Kagame Accuses Uganda of Economic Sabotage

President Paul Kagame has accused Uganda of undermining the Rwandan economy, saying exports from Rwanda were regularly impounded by authorities in Uganda.

“Uganda has seized cargo from Rwanda that belonged to a German investor and held it for long with no reason,” said Kagame.

He said the same happened to milk exports from Rwanda.

Kagame, who spoke Monday at the Africa CEO Forum in Kigali, did not provide the details of the seized exports.

However, ChimpReports understands that Spedag trucks carrying a combined 40 tonnes of tantalum and tin valued at about $750,000 (Rwf650 million) (Shs2.7 billion), belonging to Mineral Supply Africa, a mining company operating in Rwanda, were impounded by Ugandan authorities on August 2 on their way to Mombasa.

The Ugandan authorities were questioning the legality of documents issued by the Rwanda Mining Board. The exports were later released by Ugandan officials.

Kagame’s comments come at a time Rwanda is is under intense criticism for blocking Ugandan goods from accessing the Rwandan market.

Kenya’s Deputy President William Ruto said Rwanda’s closure of Gatuna border remained a matter of “concern” to the region.


“… or we have a border in one country being blocked by another country. In East Africa. Really?” said Ruto while addressing the Africa Now summit in Kampala.

“You know that makes us really concerned. We, should actually, be thinking of eliminating work permits. We should be thinking of integrating this region better,” he added.

Kagame today said “the problem is not the border post being constructed, its politics behind it.”

He added: “We have hundreds of people from Rwanda, arrested, detained in prisons for years in Uganda, without being charged or appearing anywhere in court.”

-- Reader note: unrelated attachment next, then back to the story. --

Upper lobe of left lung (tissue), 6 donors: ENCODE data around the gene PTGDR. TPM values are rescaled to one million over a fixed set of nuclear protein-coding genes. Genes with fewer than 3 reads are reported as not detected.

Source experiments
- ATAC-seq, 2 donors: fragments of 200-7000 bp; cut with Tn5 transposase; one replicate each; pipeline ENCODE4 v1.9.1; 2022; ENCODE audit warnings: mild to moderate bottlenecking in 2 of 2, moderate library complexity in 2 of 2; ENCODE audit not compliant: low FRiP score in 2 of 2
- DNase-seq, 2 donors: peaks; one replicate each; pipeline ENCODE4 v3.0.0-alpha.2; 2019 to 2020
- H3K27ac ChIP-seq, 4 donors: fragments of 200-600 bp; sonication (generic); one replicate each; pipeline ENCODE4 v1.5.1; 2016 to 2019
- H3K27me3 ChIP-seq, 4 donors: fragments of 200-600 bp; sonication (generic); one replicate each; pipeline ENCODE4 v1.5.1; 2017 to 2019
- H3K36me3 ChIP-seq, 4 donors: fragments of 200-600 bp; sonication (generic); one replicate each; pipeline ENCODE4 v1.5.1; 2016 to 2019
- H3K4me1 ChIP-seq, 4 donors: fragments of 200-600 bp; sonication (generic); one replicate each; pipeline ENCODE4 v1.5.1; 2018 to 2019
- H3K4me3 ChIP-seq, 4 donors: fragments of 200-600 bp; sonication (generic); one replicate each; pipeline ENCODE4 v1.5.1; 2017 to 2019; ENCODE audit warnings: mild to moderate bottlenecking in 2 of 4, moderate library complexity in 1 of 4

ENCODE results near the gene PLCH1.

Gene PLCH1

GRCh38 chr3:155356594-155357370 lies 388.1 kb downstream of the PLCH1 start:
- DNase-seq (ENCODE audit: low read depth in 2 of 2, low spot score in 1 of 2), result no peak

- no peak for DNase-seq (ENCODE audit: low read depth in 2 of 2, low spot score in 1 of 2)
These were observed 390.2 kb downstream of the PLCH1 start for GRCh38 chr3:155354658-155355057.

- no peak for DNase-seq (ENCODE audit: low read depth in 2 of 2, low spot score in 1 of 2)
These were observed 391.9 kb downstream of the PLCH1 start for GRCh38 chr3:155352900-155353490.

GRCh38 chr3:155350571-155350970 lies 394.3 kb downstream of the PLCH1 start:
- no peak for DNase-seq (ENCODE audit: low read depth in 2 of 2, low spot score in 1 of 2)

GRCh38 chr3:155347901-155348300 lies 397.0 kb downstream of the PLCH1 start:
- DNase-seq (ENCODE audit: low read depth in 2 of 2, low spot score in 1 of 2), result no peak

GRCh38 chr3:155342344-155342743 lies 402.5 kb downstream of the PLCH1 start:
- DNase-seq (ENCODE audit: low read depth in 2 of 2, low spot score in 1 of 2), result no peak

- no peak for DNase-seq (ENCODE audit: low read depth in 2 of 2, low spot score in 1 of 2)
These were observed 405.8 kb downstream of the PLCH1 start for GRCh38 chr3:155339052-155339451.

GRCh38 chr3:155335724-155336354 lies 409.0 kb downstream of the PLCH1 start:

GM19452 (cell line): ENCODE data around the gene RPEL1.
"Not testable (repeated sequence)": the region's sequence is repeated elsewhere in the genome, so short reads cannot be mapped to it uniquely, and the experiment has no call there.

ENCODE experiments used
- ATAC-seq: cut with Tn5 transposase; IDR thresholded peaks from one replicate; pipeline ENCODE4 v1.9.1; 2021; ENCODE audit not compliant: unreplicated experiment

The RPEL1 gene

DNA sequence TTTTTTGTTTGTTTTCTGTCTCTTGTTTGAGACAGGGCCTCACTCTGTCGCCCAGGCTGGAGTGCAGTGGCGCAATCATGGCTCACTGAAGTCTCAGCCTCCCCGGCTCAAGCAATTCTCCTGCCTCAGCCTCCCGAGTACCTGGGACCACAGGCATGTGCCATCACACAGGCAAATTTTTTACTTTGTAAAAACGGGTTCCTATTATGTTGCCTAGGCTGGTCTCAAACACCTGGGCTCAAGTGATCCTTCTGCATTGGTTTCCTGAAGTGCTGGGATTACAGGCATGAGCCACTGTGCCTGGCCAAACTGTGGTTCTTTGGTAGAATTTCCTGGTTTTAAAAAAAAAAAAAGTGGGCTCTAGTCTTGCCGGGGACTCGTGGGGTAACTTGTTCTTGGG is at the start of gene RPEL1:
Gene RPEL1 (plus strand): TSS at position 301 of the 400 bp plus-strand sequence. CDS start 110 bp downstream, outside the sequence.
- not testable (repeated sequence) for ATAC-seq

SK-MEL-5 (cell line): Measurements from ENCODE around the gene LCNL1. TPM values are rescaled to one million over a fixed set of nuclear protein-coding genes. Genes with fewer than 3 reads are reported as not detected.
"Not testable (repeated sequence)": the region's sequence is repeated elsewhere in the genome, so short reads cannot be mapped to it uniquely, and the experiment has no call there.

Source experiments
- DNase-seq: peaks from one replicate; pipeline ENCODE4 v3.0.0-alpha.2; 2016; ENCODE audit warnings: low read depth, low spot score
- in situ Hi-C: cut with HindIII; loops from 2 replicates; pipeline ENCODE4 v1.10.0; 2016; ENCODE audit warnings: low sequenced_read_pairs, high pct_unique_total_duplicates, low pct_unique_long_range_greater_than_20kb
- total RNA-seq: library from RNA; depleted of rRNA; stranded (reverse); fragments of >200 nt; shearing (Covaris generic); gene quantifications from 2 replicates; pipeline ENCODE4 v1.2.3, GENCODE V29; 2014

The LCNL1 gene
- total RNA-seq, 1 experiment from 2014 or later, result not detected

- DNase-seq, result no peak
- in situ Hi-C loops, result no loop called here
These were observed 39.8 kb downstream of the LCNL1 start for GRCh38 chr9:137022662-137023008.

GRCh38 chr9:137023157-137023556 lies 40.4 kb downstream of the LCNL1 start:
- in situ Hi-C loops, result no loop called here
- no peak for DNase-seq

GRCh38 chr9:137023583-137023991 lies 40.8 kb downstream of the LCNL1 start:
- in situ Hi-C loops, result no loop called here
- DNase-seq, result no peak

Uganda recently denied the charge, saying law-abiding Rwandans should not fear to travel to Uganda.

Kampala accuses Rwanda of espionage and trying to destabilize Uganda, a claim Kigali denies.

Currently, Rwandans are not allowed to cross into Uganda, a situation that has hurt bilateral trade and also caused a shortage of foodstuffs and other commodities in Rwanda.

Rwandans who are studying in Uganda remain stranded in Rwanda.

Meanwhile, Kagame said the implementation of the African Continental Free Trade Area, especially at national level, will require constant dialogue and flexibility.

“The full involvement of the African business community is critical to keep us on track,” he said, adding, “It is our responsibility to ensure that deeper integration translates into prosperity and well-being for Africa’s people.”

At the Forum, Ali Mufuruki, the CEO Infotech Investment Group, said Africa needs to “not just figure out what our challenges are, but to also understand them. We also need to figure out what our skills are instead of copying countries like China. We have to be realistic.”

At least 1,800 business executives and VVIPs are gathered in Rwanda to discuss great strategies that will work best for Africa’s growth.

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